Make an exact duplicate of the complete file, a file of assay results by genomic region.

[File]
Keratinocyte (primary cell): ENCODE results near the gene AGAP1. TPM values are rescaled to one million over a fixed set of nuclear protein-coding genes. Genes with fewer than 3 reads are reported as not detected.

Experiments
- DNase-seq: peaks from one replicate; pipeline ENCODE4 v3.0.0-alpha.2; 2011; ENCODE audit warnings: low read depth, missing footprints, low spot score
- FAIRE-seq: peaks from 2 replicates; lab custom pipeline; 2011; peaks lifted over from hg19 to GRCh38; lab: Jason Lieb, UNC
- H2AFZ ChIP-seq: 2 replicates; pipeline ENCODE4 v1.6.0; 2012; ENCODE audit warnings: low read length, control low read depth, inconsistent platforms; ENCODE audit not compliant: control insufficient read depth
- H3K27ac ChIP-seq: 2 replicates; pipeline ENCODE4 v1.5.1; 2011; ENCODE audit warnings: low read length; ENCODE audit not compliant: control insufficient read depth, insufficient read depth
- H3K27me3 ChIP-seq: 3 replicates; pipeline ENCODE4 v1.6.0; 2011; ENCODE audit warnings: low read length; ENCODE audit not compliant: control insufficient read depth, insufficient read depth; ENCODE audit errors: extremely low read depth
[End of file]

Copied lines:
Keratinocyte (primary cell): ENCODE results near the gene AGAP1. TPM values are rescaled to one million over a fixed set of nuclear protein-coding genes. Genes with fewer than 3 reads are reported as not detected.

Experiments
- DNase-seq: peaks from one replicate; pipeline ENCODE4 v3.0.0-alpha.2; 2011; ENCODE audit warnings: low read depth, missing footprints, low spot score
- FAIRE-seq: peaks from 2 replicates; lab custom pipeline; 2011; peaks lifted over from hg19 to GRCh38; lab: Jason Lieb, UNC
- H2AFZ ChIP-seq: 2 replicates; pipeline ENCODE4 v1.6.0; 2012; ENCODE audit warnings: low read length, control low read depth, inconsistent platforms; ENCODE audit not compliant: control insufficient read depth
- H3K27ac ChIP-seq: 2 replicates; pipeline ENCODE4 v1.5.1; 2011; ENCODE audit warnings: low read length; ENCODE audit not compliant: control insufficient read depth, insufficient read depth
- H3K27me3 ChIP-seq: 3 replicates; pipeline ENCODE4 v1.6.0; 2011; ENCODE audit warnings: low read length; ENCODE audit not compliant: control insufficient read depth, insufficient read depth; ENCODE audit errors: extremely low read depth